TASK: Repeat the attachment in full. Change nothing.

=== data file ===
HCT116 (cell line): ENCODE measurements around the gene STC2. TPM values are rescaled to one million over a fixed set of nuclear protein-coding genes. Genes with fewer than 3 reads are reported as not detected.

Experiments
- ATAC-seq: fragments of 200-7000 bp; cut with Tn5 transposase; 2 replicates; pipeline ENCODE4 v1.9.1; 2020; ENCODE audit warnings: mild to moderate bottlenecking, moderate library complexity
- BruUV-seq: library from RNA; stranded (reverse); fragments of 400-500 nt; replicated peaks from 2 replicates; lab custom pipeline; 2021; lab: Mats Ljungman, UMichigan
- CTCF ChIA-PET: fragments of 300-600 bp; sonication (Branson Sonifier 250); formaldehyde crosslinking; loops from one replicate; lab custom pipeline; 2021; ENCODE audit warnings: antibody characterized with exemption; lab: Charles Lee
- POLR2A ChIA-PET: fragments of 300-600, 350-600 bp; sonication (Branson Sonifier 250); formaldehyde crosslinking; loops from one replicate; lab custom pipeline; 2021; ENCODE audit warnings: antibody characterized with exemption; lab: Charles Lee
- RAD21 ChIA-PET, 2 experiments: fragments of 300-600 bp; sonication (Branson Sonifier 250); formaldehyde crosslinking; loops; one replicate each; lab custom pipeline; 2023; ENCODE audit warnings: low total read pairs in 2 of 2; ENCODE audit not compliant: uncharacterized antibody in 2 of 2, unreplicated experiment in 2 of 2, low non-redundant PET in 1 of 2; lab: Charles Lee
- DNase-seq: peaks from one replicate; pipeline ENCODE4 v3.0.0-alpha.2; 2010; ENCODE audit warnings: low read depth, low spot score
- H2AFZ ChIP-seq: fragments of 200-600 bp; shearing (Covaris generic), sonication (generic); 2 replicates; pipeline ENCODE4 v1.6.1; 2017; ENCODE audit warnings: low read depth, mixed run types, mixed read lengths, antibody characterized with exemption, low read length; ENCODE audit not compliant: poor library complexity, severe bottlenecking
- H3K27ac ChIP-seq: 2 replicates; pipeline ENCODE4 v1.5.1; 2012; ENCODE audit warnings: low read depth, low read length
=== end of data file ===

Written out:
HCT116 (cell line): ENCODE measurements around the gene STC2. TPM values are rescaled to one million over a fixed set of nuclear protein-coding genes. Genes with fewer than 3 reads are reported as not detected.

Experiments
- ATAC-seq: fragments of 200-7000 bp; cut with Tn5 transposase; 2 replicates; pipeline ENCODE4 v1.9.1; 2020; ENCODE audit warnings: mild to moderate bottlenecking, moderate library complexity
- BruUV-seq: library from RNA; stranded (reverse); fragments of 400-500 nt; replicated peaks from 2 replicates; lab custom pipeline; 2021; lab: Mats Ljungman, UMichigan
- CTCF ChIA-PET: fragments of 300-600 bp; sonication (Branson Sonifier 250); formaldehyde crosslinking; loops from one replicate; lab custom pipeline; 2021; ENCODE audit warnings: antibody characterized with exemption; lab: Charles Lee
- POLR2A ChIA-PET: fragments of 300-600, 350-600 bp; sonication (Branson Sonifier 250); formaldehyde crosslinking; loops from one replicate; lab custom pipeline; 2021; ENCODE audit warnings: antibody characterized with exemption; lab: Charles Lee
- RAD21 ChIA-PET, 2 experiments: fragments of 300-600 bp; sonication (Branson Sonifier 250); formaldehyde crosslinking; loops; one replicate each; lab custom pipeline; 2023; ENCODE audit warnings: low total read pairs in 2 of 2; ENCODE audit not compliant: uncharacterized antibody in 2 of 2, unreplicated experiment in 2 of 2, low non-redundant PET in 1 of 2; lab: Charles Lee
- DNase-seq: peaks from one replicate; pipeline ENCODE4 v3.0.0-alpha.2; 2010; ENCODE audit warnings: low read depth, low spot score
- H2AFZ ChIP-seq: fragments of 200-600 bp; shearing (Covaris generic), sonication (generic); 2 replicates; pipeline ENCODE4 v1.6.1; 2017; ENCODE audit warnings: low read depth, mixed run types, mixed read lengths, antibody characterized with exemption, low read length; ENCODE audit not compliant: poor library complexity, severe bottlenecking
- H3K27ac ChIP-seq: 2 replicates; pipeline ENCODE4 v1.5.1; 2012; ENCODE audit warnings: low read depth, low read length